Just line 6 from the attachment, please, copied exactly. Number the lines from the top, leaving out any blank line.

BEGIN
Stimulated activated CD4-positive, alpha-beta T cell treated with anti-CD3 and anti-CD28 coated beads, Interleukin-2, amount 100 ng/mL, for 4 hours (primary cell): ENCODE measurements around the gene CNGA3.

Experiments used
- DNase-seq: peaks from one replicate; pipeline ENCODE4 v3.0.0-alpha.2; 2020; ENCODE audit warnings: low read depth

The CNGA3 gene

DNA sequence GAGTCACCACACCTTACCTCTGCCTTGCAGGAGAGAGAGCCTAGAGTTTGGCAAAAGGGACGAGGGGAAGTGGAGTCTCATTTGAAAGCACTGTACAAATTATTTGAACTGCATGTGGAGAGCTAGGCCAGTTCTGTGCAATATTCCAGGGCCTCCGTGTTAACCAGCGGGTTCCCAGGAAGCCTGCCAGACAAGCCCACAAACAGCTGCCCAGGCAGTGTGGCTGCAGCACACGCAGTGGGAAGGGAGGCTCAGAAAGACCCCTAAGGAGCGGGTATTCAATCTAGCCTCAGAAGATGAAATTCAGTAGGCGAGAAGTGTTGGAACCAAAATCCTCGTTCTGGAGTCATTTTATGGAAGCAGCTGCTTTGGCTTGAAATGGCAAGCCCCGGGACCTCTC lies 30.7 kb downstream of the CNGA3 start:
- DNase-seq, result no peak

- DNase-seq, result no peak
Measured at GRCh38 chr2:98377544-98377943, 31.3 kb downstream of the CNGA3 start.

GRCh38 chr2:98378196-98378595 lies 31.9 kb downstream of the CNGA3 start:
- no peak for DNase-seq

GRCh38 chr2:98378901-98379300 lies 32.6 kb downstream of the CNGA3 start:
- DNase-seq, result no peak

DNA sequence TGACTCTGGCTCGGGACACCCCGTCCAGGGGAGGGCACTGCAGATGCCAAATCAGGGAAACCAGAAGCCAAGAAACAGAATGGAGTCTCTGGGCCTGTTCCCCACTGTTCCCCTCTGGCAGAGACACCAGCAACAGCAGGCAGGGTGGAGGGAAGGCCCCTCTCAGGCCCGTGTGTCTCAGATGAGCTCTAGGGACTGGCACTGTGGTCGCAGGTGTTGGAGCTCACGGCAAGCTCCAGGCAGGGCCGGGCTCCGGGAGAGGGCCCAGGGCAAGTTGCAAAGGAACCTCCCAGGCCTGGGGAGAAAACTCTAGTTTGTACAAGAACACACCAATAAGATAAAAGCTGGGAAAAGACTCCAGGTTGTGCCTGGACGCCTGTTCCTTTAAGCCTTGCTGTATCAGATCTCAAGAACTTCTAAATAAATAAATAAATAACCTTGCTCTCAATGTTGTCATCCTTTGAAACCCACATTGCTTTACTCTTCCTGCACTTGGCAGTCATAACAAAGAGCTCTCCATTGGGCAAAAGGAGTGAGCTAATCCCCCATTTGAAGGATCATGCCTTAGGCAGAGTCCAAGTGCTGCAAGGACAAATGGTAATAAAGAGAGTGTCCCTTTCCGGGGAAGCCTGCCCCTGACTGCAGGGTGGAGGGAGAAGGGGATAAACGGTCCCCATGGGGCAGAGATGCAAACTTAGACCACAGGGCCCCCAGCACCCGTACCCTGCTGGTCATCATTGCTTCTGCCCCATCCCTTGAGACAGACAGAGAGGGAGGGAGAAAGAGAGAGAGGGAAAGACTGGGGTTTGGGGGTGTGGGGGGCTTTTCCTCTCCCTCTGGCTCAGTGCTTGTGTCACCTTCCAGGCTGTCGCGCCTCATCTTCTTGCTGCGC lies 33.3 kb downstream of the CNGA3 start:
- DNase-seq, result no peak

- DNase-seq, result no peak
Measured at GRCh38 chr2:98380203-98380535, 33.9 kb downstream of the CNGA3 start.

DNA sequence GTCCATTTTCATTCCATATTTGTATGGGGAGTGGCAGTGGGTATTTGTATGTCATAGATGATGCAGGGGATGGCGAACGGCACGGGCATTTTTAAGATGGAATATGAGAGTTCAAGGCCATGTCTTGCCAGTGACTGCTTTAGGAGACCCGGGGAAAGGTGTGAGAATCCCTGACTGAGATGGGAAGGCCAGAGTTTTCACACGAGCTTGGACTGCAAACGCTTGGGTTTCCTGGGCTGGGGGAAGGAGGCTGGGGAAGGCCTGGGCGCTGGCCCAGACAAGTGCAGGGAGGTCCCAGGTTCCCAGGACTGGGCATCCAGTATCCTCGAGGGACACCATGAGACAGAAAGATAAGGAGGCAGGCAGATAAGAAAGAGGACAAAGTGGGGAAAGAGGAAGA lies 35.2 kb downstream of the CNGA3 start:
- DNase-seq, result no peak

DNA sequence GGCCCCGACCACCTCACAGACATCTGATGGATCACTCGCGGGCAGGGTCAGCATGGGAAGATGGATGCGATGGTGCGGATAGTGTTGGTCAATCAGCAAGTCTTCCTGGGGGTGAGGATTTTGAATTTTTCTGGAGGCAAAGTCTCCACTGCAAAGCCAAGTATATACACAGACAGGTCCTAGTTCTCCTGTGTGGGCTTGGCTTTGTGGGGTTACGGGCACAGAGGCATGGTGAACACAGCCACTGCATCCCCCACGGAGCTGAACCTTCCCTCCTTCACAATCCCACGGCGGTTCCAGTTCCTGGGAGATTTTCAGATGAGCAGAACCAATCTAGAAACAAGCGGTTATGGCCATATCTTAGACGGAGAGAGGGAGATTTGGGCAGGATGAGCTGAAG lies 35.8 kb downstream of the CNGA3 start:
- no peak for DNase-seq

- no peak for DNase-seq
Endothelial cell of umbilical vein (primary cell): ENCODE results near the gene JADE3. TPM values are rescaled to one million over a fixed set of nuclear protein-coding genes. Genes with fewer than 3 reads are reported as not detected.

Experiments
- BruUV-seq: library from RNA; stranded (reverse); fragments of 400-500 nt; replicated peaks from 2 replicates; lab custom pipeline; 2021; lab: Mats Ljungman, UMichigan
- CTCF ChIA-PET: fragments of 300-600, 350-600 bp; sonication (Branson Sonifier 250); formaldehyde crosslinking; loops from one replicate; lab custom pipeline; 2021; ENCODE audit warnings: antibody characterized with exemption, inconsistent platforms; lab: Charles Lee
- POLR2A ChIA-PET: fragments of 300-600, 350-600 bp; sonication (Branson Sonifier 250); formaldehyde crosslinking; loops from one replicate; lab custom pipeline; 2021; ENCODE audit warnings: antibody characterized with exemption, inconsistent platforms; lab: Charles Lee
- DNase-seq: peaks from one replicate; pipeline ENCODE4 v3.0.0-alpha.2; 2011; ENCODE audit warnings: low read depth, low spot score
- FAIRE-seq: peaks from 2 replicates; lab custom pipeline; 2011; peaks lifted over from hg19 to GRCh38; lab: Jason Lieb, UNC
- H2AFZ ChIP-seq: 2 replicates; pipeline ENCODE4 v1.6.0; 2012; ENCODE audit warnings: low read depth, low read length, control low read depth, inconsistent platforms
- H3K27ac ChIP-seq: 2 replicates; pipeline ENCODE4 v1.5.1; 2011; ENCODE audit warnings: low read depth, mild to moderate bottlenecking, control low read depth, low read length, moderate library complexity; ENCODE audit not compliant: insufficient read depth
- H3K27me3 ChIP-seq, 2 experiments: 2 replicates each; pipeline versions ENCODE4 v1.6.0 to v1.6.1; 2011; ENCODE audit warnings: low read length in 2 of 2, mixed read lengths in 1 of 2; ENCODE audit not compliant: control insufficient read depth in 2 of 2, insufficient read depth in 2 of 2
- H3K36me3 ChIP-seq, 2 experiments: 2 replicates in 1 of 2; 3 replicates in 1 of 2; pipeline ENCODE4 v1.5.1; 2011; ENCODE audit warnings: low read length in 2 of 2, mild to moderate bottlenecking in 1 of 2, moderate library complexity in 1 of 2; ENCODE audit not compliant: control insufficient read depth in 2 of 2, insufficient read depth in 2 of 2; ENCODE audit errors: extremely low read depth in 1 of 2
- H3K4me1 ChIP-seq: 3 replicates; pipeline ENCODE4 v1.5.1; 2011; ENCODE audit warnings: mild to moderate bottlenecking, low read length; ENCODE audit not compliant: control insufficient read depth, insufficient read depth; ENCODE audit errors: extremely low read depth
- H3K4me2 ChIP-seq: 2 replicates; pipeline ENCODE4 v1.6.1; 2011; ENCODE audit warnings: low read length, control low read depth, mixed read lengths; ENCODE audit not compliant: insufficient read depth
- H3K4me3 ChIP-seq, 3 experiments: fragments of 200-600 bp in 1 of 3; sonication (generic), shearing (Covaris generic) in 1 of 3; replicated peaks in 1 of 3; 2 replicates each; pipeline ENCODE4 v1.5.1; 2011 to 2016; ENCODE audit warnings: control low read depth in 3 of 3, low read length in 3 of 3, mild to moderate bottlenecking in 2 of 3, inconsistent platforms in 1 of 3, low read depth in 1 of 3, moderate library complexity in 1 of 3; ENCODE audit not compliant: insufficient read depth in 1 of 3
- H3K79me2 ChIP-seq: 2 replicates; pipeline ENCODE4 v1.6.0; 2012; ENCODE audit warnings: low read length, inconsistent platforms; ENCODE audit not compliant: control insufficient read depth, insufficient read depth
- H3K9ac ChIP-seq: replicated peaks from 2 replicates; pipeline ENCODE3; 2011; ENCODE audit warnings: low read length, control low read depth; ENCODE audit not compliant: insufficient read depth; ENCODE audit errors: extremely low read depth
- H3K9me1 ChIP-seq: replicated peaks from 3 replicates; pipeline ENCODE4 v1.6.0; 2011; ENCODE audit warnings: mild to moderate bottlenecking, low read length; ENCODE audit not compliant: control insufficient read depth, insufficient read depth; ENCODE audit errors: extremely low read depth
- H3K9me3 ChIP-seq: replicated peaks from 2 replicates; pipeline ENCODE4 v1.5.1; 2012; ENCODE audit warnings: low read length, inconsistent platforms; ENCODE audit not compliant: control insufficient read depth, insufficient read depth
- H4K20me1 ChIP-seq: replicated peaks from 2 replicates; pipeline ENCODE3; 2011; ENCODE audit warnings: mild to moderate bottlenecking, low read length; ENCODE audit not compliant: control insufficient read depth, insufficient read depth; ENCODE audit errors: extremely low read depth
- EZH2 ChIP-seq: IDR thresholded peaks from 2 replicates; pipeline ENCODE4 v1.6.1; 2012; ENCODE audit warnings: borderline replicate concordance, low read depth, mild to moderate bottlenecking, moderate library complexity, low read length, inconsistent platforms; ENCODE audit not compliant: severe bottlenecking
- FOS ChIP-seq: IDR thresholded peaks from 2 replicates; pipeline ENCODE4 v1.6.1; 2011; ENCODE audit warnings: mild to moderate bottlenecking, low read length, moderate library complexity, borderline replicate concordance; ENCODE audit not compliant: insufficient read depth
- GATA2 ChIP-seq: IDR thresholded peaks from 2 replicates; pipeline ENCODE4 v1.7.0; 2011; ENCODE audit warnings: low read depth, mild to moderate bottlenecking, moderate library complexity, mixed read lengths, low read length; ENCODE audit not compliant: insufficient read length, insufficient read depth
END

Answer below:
- DNase-seq, result no peak